Category : Marketing | Date : 8/29/2018 7:37:31 AM | ID : BLOG449082

How to Keep B2B Marketing Simple and Focused



Since I started in media over 20 years ago, I’ve been hearing the same thing from my B2B clients: “I can’t prove our efforts are having any impact on the business.” Or to quote the overused Wanamaker quote, “Half the money I spend on advertising is wasted; the trouble is I don’t know which half.”

A lot has changed in the last 20 years, but the B2B attribution problem still persists, mostly because a lot of B2B advertisers don’t transact online. It’s not a problem easily solved since there are far too many complicating factors to seamlessly connect advertising to real-world B2B transactions.

So what do we do? How about this: Let’s stop trying to solve this problem.

Instead, let’s refocus our energies on B2B efforts we can track and measure. I don’t pretend to have all the answers, but I have learned some valuable lessons that shape my recommendations. There are four basic rules I employ in putting together a solid brief that can lead to trackable results.

Rule #1: Custom content is not always the answer

One of the most ubiquitous phrases of the last 10-plus years in B2B marketing is “thought leadership.” This manifests in every B2B brand scrambling to create custom content via white papers, microsites, advertorials, town criers, sponsored sections of sites, publications, etc.

There are only two fundamental objectives B2B advertising should focus on before creating any grandiose branding efforts: bringing your product into the consideration set and/or generating leads.

I’m not against custom content in its entirety, but I’m suggesting it’s not the solution to all brand challenges. It certainly should not be the first thing brand managers and media strategists jump to in response to every brief. Simply put, does every business decisionmaker looking for an equipment finance solution need a four-minute case study video and a series of thought-leader pieces on cash flow management? No, they do not. Never be more complex than needed to prove your relevance and expertise.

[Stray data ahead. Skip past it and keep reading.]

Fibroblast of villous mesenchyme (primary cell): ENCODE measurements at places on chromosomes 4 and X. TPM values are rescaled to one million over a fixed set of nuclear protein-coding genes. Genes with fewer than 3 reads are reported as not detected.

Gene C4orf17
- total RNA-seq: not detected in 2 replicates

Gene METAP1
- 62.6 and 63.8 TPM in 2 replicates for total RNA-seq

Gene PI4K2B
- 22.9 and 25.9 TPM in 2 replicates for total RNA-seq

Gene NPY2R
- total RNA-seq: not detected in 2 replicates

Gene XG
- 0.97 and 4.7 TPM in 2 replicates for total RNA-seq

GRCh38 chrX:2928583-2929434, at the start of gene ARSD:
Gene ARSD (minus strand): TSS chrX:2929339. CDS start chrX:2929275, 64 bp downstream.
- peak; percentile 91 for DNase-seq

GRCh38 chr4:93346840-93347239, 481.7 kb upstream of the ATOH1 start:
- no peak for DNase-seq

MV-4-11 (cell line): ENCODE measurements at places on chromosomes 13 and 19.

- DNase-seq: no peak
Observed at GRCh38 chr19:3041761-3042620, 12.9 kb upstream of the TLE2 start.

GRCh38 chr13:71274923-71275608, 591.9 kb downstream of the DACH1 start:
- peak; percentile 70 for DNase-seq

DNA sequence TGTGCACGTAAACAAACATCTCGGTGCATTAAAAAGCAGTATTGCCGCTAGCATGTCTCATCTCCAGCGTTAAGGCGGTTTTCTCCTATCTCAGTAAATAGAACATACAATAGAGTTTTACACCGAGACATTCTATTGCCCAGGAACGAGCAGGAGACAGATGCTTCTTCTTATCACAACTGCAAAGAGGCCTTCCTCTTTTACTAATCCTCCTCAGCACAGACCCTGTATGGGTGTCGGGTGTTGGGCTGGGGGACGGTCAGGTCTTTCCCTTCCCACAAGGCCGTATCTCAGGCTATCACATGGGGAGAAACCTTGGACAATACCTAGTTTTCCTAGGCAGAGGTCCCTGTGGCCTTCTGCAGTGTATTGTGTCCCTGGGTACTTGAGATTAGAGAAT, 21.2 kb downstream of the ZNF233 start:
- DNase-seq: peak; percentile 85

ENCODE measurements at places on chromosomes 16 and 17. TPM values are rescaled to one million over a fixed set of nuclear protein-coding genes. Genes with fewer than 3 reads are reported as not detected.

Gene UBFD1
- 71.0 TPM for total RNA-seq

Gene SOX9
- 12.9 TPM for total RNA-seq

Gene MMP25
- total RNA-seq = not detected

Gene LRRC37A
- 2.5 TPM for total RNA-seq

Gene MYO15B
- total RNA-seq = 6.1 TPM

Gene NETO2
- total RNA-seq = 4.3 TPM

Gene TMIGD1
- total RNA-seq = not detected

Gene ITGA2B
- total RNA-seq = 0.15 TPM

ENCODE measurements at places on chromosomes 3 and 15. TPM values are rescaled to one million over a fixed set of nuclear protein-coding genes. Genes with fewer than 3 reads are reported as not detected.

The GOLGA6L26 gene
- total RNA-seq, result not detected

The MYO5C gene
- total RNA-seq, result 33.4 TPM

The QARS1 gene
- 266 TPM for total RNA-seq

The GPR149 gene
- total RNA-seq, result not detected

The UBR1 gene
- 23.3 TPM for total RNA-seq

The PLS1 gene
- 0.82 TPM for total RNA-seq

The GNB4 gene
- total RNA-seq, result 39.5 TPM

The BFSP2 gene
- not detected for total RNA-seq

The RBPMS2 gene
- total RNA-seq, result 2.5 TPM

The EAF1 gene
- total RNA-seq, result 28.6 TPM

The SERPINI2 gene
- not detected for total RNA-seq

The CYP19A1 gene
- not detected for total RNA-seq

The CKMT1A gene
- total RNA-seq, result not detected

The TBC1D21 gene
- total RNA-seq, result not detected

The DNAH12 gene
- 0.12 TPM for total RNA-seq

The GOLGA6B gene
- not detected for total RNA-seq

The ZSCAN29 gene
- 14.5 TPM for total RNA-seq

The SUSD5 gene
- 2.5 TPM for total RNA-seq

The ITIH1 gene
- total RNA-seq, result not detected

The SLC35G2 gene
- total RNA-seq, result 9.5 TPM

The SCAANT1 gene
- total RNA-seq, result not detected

Rule #2: Focus on what you really want from your audience

Just because you can, doesn’t mean you should. Ad tech has dramatically improved our ability to measure every detail of our campaigns. But here’s a basic question: How many data points do you need to know something is a tree? Sure, we can easily come up with hundreds of data points about a tree. In reality, however, we only need a couple to confidently say, “Hey, that’s a tree.” We often get caught up in measuring anything and everything we can. We then suffer from data overload, spending countless hours debating how to optimize for clicks and shares and form fills and cost per download and bounce rate and engagement and… Then we worry about aided versus unaided awareness, favorability and familiarity. What was the campaign objective again? Simplify, my friends, simplify. Focus on what you really want from your audience. Do not chase ancillary metrics just because they sound cool.

Rule #3: Target intent before targeting demographic profiles

Our audiences are smaller than you think. A job title alone does not make a prospect qualified. They are only relevant to you and, more importantly, you are only relevant to them when they are in the market for your product. Today, it’s easy enough to identify intent signals from online behavior to understand when a prospect is most likely to be receptive to your message. This is where efforts should be focused.

Rule #4: Set pragmatic goals and stick to them

Advertising can’t solve everything. There are only two fundamental objectives B2B advertising should focus on before creating any grandiose branding efforts: bringing your product into the consideration set and/or generating leads. Awareness metrics don’t matter if there is no intent. And your advertising won’t close a sale. The best you can do is exhibit relevance in a time of need. The rest is up to the sales team.

B2B marketing is not easy, but it’s not rocket science either. Like most things in life, it comes down to simplicity and focus. These four basic rules help to maintain both.